Think about it: To whom do you feel closest, especially in your ward or branch? Is it because you know their joys and their pain – and they know yours? Is it because you have seen their warts, and they have seen yours? Perhaps, is it because you share a common type of wart – because you have shed a tear together or held each other as their life seemed to shake around them? Is it because you have held their hand, embraced them and touched their lives in real and practical and powerful ways?

Now, think of someone to whom you don ?t feel close. How much do you really know about them ? of their joys and pains and sorrows and stress – their warts? Have your lives played out on parallel tracks – ever in proximity but never in true contact? Finally, has there been a time when you felt completely alone? Was it because there was no one close by with whom you could talk ? no one who could share your struggles and your pain – no one who could see your warts and accept you anyway?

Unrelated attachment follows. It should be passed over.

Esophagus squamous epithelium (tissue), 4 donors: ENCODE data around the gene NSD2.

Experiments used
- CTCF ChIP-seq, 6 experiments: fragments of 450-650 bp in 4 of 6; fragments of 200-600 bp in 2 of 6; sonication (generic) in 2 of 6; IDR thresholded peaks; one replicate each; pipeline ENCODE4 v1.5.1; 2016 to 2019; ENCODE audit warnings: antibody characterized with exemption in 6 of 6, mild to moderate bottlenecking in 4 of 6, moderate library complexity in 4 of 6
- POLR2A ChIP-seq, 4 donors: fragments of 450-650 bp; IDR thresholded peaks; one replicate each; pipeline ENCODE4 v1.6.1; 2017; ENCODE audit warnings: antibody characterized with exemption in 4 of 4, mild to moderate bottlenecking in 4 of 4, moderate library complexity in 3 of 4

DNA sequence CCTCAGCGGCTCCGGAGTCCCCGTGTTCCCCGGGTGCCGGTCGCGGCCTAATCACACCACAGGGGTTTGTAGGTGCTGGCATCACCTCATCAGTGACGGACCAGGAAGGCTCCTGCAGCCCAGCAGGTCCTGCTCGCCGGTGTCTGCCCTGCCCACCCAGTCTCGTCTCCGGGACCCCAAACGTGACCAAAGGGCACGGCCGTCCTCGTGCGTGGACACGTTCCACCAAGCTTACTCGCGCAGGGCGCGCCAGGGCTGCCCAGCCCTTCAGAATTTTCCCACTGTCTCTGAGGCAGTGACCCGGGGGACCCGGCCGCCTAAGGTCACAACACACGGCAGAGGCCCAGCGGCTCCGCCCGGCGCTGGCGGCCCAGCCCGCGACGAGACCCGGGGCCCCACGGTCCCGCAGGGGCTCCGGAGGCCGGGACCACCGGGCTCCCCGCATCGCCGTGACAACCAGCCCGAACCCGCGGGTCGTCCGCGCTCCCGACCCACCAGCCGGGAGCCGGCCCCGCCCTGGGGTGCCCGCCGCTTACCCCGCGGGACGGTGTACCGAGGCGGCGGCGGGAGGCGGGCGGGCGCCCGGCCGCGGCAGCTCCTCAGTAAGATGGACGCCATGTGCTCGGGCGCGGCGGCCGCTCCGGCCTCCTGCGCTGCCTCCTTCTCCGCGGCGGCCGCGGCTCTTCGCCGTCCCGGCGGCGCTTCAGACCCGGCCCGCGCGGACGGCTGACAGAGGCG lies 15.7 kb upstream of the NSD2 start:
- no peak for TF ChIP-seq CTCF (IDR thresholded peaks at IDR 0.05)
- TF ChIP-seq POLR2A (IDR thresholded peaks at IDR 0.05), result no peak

We can be blessed greatly as we endure to the end ? but I believe we can be blessed the most and truly endure well if, and only if, we endure together. We sing, “In the quiet heart is hidden sorrows that the eye can’t see.” I wonder how many people need help as they struggle to endure, see us each week in our Sunday best, and feel even more inadequate and unable to endure. I wonder how many people struggle to pray daily as an individual and feel debilitating guilt because they are failures ? in this important thing ? without realizing just how many other members, even some in leadership positions, share that particular struggle. I wonder how many women feel overwhelming stress and guilt as they exhaust themselves in the unselfish effort to raise righteous children ? without realizing that many of the women they admire and put on a pedestal share that exact same stress and guilt. I wonder how many people think their own warts are unique and repulsive, without any recognition that the people all around them in the pews have warts that appear just as hideous as their own.